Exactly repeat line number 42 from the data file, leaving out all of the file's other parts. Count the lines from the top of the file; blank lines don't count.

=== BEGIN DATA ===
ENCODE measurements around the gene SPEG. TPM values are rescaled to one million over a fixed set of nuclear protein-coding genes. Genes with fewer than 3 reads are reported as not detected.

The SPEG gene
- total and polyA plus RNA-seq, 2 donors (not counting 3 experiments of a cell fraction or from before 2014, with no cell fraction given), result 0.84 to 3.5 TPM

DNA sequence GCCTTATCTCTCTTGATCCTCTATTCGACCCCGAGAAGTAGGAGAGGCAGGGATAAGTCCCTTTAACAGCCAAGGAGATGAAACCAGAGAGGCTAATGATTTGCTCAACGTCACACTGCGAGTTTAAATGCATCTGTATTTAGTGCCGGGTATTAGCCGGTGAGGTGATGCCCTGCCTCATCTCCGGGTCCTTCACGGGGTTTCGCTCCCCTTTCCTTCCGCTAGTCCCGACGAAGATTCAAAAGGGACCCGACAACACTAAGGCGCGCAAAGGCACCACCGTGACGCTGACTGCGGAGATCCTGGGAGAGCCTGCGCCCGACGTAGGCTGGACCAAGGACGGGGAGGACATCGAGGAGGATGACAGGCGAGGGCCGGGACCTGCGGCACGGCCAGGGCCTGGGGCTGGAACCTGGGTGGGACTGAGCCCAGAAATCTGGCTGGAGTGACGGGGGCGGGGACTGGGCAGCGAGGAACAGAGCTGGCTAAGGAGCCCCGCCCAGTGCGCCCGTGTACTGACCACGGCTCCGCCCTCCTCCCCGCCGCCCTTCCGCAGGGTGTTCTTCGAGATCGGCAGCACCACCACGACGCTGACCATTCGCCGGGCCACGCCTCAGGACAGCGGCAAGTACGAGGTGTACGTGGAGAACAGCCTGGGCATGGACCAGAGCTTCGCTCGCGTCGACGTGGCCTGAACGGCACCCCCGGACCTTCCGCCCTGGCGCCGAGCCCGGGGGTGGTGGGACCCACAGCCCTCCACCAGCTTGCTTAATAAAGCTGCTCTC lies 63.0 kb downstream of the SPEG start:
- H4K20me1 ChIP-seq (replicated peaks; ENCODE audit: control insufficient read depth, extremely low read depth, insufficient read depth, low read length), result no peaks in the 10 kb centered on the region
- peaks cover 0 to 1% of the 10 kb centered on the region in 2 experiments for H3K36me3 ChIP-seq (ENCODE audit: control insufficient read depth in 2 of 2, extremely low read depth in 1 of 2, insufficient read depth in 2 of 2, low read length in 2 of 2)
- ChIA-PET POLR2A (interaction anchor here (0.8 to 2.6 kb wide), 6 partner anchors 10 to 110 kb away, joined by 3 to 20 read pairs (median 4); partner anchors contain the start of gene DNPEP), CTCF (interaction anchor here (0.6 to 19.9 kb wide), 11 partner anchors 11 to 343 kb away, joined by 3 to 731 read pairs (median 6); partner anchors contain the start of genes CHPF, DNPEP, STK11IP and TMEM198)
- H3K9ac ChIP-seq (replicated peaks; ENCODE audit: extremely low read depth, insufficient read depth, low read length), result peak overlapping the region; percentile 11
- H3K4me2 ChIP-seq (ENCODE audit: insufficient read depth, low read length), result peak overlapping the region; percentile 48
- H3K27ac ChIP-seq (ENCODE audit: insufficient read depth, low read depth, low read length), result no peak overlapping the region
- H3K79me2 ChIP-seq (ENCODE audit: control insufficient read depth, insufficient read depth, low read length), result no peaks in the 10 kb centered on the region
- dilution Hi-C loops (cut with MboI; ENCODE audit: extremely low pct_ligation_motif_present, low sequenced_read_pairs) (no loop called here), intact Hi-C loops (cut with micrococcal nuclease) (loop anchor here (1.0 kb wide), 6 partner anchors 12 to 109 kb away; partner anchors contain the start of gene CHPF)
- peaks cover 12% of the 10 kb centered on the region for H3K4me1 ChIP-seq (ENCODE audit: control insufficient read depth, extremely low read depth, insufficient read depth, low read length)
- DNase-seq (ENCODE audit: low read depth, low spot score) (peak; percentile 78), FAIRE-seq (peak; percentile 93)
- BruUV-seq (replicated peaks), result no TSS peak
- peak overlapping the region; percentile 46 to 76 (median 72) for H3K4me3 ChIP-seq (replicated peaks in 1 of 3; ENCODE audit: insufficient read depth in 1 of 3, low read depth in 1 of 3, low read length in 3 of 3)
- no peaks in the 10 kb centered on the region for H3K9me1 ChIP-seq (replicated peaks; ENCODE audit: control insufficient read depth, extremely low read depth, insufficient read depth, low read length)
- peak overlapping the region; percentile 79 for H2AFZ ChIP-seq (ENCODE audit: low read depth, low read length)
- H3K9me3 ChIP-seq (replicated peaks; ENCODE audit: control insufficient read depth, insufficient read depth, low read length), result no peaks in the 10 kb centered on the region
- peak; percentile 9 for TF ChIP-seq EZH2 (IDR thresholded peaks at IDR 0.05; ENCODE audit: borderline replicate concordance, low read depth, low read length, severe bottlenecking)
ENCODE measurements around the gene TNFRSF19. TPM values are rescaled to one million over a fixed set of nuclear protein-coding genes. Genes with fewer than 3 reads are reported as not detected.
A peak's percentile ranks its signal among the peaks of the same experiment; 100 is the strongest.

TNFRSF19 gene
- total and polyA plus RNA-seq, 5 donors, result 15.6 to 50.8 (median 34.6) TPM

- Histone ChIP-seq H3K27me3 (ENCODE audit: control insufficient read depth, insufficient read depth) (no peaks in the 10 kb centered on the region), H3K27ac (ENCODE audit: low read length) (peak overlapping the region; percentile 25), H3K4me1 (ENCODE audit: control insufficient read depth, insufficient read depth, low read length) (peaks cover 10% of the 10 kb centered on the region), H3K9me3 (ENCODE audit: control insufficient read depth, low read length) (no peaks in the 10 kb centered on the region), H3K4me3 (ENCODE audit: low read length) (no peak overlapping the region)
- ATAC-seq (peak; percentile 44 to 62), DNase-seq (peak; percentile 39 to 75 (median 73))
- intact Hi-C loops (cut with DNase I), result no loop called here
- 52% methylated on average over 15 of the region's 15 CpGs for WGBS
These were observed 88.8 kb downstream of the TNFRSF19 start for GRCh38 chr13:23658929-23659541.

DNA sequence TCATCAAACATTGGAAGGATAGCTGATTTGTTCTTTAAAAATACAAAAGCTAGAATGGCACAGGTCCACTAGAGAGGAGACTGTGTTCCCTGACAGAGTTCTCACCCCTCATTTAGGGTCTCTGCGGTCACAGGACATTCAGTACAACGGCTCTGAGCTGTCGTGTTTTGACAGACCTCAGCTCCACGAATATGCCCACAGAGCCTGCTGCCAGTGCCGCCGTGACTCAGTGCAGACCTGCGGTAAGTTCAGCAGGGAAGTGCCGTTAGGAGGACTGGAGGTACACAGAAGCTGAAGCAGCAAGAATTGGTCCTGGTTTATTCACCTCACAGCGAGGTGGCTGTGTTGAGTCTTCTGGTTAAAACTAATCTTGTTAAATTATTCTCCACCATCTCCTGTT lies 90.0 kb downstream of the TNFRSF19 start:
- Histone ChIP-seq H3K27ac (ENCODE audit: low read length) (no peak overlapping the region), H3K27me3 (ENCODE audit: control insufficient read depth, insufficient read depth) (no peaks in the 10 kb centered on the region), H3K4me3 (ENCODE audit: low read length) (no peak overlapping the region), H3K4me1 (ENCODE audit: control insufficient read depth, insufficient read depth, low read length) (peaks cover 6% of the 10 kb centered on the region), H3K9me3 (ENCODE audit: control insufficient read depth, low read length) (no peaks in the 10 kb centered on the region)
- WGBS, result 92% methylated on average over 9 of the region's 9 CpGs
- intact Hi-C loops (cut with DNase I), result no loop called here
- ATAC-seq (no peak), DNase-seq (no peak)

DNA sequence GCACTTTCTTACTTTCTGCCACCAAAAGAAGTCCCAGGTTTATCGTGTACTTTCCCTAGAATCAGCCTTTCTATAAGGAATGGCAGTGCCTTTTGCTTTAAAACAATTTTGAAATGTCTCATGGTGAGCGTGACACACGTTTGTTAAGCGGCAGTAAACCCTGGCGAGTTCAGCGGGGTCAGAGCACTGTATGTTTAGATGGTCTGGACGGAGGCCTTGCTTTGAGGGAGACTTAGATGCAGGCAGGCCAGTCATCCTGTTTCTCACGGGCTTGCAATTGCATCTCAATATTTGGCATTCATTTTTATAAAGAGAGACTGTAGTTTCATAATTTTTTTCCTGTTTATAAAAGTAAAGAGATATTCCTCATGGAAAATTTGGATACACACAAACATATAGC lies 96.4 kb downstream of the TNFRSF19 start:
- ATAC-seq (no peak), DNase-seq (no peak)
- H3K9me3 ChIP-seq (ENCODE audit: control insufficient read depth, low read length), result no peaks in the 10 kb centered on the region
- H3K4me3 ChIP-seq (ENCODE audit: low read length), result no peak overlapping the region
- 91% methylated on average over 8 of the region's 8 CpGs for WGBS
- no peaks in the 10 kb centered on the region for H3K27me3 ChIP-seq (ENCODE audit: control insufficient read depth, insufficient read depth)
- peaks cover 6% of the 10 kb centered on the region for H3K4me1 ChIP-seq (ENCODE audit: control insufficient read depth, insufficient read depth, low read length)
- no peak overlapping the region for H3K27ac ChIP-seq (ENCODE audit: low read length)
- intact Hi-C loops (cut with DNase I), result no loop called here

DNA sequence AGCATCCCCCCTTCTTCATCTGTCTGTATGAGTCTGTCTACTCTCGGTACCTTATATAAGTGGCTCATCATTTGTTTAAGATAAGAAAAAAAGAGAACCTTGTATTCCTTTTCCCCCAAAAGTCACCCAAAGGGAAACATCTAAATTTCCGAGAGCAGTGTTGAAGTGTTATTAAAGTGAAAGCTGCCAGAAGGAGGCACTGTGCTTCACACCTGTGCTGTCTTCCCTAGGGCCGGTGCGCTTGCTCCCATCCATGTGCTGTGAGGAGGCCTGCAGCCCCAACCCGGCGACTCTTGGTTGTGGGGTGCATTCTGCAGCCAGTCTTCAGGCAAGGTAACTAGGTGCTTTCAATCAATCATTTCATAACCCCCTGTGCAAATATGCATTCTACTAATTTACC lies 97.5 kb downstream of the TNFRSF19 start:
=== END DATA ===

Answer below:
- no peak overlapping the region for H3K27ac ChIP-seq (ENCODE audit: low read length)